GraphQL Pagination best practices: Using Edges vs Nodes in Connections

Aditya pratap singh
Jan 3 · 3 min read
Photo by Sam Erwin on Unsplash

There are no One-size-fit-all solutions in technology and with every choice there are tradeoffs. Knowing the caveats of our tools help us choose the optimal solution for our problem. The same goes with GraphQL connections. Even though graphql connections provides us with many useful benefits , it still can be cumbersome to design them for a production ready graphql API.

The current landscape of the pagination in GraphQL is hugely influenced by the Relay spec for Connections. GraphQL connections use cursor based pagination which is very well suited for large data sets as compared to offset based pagination (Check this excellent Slack article on this topic). Since Facebook created GraphQL the recommended Relay spec for Connections was adopted as the de-facto standard for GraphQL pagination.

GraphQL intends to make API consumption easier for Frontend developers, parts of the Relay spec contradicts this. From GraphQL spec:

Product‐centric: GraphQL is unapologetically driven by the requirements of views and the front‐end engineers that write them.


One of the things we found consumers of GraphQL API in our organization consistently being confused was the need of the intermediate edges while using a connection. Since we were using Relay spec for Connections in our API, we never thought about this problem before. The Relay spec for connections suggests

Connection types must have fields named edges and pageInfo. Edge types must have fields named node and cursor .

Lets say we have to design Github’s GraphQL schema for organization.repositories. The Schema Definition Language(SDL) schema for this would look like below:

and the usual query for a connection looks like this

Query connection.edges for repository of organization Zalando

This unintentionally enforces most of the GraphQL API consumers to use this way of accessing the information on the nodes, even when they might not need the cursor on the connection for the next page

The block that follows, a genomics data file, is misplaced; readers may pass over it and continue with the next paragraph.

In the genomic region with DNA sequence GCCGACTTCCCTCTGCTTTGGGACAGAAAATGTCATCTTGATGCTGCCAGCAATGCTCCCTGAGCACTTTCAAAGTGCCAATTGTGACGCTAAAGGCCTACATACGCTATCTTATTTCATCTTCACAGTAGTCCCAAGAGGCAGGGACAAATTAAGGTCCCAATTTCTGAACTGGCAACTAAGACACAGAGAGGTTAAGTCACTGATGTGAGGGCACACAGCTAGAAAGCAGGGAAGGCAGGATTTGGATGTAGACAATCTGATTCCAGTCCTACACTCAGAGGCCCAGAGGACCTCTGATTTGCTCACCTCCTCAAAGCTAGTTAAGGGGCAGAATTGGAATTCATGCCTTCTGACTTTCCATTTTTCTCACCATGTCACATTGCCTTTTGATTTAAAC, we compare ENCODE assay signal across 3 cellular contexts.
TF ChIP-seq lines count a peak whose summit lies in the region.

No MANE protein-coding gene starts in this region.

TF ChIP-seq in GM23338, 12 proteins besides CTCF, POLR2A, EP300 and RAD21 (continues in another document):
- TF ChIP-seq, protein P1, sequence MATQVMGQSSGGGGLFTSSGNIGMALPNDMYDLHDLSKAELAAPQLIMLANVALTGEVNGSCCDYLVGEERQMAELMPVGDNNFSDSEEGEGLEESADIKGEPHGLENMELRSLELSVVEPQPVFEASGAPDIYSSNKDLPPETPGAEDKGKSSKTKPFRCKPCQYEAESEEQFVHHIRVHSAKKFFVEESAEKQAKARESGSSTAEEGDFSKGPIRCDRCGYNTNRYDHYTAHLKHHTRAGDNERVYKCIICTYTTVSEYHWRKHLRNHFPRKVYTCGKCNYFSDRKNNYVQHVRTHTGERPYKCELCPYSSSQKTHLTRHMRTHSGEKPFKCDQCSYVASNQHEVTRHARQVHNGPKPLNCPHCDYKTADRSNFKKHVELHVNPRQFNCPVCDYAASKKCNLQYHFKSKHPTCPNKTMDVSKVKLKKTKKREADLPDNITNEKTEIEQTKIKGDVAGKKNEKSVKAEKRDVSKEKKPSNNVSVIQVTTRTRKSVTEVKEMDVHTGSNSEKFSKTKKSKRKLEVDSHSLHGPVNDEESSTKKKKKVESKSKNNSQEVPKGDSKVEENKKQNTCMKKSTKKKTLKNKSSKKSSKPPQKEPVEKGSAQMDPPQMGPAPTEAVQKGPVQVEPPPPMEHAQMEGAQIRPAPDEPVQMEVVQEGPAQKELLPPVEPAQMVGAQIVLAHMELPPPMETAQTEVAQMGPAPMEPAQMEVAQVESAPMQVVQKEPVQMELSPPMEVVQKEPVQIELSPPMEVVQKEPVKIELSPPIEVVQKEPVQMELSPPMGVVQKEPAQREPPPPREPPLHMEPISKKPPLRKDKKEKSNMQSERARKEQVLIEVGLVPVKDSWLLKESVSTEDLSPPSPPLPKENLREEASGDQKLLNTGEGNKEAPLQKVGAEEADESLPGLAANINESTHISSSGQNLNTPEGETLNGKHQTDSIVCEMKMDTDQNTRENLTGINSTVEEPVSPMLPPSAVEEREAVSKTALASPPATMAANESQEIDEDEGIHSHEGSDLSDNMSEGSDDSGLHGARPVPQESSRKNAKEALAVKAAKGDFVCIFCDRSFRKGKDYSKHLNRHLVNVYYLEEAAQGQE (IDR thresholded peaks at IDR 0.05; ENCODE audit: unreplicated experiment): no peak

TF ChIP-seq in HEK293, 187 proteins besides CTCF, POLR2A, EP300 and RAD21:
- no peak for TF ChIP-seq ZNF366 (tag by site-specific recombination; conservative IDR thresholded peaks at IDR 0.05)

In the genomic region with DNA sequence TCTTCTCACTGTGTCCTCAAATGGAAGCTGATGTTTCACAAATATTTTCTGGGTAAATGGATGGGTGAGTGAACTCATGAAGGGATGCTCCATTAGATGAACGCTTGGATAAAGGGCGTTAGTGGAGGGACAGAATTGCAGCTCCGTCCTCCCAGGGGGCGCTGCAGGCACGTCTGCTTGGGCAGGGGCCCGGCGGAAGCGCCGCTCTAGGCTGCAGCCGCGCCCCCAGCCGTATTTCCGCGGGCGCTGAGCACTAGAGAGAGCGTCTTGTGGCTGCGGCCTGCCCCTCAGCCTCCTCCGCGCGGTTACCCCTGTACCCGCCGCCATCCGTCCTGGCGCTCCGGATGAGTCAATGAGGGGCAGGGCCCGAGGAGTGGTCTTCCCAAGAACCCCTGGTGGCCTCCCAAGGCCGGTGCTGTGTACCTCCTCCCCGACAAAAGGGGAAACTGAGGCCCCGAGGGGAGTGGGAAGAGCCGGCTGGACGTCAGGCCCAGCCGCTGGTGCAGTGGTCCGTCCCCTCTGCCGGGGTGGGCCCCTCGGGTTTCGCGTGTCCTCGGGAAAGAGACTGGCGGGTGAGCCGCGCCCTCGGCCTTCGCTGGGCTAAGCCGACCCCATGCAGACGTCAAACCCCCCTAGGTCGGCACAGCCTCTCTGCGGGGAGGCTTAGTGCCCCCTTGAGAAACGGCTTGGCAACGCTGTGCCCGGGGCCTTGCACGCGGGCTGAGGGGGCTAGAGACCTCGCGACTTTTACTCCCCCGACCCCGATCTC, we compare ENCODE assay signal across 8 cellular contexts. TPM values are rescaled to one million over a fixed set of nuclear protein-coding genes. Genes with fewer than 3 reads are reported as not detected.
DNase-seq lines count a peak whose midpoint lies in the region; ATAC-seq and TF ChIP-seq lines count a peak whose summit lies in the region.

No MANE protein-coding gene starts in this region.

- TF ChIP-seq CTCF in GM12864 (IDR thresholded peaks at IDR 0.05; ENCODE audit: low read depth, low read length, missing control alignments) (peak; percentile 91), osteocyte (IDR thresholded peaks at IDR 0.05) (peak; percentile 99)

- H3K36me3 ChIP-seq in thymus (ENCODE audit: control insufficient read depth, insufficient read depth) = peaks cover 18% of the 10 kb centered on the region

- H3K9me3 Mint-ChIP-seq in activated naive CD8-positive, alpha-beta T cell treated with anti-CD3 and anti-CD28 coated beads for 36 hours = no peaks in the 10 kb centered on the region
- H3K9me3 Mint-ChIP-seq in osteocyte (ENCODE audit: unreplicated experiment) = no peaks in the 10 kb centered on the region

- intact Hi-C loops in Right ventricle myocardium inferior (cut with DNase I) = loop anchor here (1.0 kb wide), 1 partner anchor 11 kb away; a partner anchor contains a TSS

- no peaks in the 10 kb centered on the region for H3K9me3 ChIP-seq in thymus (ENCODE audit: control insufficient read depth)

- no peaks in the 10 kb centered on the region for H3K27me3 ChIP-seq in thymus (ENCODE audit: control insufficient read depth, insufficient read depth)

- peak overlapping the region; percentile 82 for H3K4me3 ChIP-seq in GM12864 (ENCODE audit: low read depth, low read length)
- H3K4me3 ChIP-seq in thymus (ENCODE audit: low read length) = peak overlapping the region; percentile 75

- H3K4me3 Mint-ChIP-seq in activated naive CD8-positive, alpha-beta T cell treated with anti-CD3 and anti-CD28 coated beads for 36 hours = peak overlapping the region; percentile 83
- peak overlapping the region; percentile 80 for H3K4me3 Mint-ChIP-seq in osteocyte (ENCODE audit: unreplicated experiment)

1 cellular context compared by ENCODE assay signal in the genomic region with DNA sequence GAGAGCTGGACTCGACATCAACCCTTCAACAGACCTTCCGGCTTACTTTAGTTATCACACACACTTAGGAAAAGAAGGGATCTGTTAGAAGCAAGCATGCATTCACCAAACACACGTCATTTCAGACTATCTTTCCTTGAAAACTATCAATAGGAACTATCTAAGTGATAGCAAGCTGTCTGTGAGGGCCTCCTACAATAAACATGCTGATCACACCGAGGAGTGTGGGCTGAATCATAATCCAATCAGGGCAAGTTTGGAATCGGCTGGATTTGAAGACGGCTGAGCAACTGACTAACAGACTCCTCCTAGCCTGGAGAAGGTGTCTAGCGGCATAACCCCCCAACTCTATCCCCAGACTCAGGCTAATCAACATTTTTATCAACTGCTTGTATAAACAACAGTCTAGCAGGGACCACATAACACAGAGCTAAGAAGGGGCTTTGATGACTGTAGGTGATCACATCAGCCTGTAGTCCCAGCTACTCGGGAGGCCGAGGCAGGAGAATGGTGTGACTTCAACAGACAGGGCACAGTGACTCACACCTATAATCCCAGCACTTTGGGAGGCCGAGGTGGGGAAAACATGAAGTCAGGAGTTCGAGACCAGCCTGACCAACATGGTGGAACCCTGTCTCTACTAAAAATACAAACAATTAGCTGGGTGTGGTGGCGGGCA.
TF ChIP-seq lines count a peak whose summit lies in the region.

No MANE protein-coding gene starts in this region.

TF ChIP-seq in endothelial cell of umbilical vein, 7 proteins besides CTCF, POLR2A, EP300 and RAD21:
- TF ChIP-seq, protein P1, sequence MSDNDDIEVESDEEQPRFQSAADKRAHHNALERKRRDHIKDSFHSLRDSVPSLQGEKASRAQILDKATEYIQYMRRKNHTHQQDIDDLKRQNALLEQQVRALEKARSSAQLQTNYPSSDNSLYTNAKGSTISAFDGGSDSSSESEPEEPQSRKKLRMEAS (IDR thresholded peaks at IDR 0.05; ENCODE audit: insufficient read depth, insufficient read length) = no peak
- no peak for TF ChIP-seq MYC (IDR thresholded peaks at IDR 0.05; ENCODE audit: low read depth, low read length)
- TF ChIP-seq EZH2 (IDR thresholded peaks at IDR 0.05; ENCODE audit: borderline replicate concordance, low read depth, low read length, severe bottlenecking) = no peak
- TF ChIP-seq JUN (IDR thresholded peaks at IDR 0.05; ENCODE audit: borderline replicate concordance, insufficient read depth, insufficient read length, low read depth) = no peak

On some thoughts, discussion and research we found a solution which was pragmatic from the consumer’s point-of-view and also semantically intuitive. We decided to to support Connection.nodes together with Connection.edges on our connections. This solves the purpose of our consumers having to access intermediate edges on the connection. The schema definition for the connection looks like below

And the query to get the repository names from the connection is much simplified and looks like this

Query connection.nodes for repository of organization Zalando

And accessing this in the code is less cumbersome

This model is so successful that Github already supports this on their GraphQL API. The above screenshots are taken from Github’s GraphQL v4


But the Connection.nodes is not a silver bullet and doesn’t replace the need for Connection.edges . When you need the cursor to paginate a really large connection object, edges are still your goto solution.

“Use Nodes when you have a finite list to use but don’t need the cursors for pagination. Use Edges when you have large list and you need to know the cursors to paginate”


  1. GraphQL spec
  2. Explaining GraphQL connections
  3. Relay GraphQL Connections Specification
  4. Evolving API pagination at Slack

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Thanks to Mariano Carballal

Aditya pratap singh

Written by

full-stack developer @ZalandoTech interested in web technologies, JS, GraphQL, Go, Rust and reliable distributed systems

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